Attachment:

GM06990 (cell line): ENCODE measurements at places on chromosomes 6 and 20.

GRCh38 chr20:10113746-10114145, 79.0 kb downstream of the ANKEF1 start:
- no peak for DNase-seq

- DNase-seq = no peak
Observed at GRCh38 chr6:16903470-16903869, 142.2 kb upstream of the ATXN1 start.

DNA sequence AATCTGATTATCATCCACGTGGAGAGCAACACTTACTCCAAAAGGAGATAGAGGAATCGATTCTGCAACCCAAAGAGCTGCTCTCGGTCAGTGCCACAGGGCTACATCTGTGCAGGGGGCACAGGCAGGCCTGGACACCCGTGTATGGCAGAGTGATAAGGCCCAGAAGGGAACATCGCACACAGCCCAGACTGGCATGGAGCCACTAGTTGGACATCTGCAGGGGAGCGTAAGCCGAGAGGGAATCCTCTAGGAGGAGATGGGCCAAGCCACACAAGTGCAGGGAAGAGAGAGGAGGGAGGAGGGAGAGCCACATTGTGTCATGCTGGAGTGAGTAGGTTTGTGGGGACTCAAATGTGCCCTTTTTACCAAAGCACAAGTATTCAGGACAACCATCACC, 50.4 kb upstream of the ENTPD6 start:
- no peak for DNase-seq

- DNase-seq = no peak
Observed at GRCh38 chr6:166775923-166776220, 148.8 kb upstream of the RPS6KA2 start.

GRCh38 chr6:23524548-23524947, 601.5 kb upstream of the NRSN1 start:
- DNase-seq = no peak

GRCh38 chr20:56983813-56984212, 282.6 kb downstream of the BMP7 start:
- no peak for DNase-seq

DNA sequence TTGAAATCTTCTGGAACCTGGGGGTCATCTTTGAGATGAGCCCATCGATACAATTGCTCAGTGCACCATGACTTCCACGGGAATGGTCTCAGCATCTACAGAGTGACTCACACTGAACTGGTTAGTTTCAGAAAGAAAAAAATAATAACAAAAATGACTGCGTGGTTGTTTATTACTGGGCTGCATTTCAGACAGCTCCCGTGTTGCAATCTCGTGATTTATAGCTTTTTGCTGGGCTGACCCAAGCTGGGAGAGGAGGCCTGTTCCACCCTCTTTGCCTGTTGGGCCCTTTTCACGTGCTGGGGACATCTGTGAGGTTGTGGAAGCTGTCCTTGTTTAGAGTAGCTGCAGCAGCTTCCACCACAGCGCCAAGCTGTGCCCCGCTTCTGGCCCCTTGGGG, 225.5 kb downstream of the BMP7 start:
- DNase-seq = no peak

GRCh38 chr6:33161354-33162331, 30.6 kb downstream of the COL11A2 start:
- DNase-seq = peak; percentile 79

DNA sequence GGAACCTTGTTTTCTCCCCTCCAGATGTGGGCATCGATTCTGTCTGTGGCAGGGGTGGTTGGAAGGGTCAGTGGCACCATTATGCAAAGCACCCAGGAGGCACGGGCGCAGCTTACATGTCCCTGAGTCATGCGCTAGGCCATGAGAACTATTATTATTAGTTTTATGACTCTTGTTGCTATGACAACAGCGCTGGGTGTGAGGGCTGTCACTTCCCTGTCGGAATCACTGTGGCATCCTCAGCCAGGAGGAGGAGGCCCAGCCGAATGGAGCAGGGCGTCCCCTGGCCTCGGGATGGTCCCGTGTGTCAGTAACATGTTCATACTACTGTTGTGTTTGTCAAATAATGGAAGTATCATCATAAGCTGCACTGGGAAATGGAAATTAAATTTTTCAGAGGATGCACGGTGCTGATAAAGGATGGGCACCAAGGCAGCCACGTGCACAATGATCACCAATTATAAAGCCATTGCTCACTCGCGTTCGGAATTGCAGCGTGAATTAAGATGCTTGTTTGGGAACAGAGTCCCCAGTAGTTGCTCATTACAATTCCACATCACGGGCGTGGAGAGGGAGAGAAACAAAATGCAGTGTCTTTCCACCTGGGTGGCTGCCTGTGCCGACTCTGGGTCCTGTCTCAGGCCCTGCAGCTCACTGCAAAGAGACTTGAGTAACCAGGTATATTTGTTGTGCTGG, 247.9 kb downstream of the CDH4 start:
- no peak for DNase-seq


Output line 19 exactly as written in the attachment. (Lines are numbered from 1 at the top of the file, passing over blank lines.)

- no peak for DNase-seq